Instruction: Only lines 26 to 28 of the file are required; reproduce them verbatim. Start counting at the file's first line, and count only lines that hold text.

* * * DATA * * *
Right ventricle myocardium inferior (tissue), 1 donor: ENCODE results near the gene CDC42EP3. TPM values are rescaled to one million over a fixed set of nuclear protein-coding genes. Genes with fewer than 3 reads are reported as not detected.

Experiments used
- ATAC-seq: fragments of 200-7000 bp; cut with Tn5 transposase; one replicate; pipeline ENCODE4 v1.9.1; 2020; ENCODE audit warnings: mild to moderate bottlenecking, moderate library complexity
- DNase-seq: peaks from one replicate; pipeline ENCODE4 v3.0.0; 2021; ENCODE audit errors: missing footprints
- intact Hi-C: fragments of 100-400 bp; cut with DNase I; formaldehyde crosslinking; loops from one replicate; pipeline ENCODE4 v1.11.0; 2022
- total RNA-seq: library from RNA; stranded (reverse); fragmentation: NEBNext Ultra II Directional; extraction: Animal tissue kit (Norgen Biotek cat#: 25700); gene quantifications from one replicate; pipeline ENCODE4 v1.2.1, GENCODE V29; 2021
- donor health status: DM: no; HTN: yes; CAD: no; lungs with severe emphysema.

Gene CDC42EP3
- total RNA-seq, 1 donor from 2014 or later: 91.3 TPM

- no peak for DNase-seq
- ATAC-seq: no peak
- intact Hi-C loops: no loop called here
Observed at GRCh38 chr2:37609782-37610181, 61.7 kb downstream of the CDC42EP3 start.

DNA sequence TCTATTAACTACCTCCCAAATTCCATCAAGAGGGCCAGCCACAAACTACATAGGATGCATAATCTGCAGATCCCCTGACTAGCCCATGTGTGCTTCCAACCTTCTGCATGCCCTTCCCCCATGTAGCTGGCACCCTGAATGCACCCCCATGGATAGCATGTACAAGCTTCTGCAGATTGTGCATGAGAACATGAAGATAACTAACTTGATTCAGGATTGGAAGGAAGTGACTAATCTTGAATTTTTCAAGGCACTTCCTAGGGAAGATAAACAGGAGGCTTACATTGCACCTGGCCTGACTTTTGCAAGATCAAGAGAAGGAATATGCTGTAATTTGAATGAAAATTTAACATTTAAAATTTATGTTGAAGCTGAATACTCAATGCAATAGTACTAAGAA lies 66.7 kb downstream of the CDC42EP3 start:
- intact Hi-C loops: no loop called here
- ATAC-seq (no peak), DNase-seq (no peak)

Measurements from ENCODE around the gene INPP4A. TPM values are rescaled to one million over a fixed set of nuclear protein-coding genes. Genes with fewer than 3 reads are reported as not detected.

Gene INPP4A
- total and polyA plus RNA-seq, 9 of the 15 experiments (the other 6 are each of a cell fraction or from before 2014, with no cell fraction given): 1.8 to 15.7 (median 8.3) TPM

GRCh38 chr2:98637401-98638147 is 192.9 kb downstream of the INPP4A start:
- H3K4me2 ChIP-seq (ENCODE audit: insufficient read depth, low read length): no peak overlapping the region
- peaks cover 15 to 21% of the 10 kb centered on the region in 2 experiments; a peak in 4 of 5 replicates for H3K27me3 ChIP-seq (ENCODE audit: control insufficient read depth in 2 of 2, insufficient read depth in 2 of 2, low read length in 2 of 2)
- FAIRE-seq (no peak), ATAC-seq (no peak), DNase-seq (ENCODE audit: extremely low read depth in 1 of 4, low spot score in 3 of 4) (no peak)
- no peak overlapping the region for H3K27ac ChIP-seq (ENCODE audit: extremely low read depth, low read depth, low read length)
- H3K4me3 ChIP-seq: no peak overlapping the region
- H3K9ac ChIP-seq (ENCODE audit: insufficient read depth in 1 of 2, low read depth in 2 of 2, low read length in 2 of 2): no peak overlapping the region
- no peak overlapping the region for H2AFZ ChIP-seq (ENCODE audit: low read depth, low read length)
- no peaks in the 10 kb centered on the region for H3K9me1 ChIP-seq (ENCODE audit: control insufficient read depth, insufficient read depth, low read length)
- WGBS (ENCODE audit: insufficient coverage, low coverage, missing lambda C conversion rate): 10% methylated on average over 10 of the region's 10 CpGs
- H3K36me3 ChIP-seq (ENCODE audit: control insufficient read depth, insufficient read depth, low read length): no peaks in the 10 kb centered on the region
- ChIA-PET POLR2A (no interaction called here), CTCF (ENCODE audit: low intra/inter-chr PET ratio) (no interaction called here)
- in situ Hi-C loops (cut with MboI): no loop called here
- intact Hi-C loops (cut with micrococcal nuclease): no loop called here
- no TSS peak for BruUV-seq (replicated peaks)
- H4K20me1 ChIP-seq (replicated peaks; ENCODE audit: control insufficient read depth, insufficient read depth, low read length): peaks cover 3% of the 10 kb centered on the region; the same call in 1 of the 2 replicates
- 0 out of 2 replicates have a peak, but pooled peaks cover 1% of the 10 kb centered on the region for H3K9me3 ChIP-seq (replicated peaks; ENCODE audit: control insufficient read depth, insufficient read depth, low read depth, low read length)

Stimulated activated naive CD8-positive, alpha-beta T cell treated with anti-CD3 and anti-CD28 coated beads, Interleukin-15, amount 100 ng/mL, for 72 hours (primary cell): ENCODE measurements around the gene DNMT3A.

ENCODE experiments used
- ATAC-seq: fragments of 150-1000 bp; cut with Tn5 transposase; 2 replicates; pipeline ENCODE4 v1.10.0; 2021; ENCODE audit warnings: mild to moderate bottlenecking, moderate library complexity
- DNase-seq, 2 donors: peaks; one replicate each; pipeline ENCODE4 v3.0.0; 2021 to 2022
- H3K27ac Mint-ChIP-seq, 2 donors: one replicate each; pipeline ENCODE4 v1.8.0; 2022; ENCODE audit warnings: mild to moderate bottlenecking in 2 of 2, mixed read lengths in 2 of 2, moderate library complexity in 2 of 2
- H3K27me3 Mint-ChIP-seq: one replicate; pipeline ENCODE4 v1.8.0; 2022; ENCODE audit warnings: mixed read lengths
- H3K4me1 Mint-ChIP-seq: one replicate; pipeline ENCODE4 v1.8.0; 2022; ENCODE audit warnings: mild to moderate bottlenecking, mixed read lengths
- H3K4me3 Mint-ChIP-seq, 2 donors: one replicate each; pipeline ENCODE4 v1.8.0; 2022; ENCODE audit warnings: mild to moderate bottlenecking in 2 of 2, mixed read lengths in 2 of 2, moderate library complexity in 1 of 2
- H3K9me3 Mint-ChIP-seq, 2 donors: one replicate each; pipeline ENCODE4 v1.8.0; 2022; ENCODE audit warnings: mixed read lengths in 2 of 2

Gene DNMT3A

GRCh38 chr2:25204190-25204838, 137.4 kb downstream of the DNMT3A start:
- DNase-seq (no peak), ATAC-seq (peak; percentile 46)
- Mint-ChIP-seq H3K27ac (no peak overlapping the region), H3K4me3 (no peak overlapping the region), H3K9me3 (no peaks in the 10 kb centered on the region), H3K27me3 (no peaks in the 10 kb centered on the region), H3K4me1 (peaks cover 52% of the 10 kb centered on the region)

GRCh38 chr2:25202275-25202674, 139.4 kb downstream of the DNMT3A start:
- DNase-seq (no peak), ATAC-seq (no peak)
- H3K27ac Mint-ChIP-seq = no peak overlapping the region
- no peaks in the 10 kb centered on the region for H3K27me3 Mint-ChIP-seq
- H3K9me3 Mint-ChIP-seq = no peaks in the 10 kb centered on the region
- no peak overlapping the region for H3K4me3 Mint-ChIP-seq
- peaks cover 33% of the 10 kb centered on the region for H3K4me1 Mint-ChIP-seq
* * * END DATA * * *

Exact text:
- H3K9ac ChIP-seq (ENCODE audit: insufficient read depth in 1 of 2, low read depth in 2 of 2, low read length in 2 of 2): no peak overlapping the region
- no peak overlapping the region for H2AFZ ChIP-seq (ENCODE audit: low read depth, low read length)
- no peaks in the 10 kb centered on the region for H3K9me1 ChIP-seq (ENCODE audit: control insufficient read depth, insufficient read depth, low read length)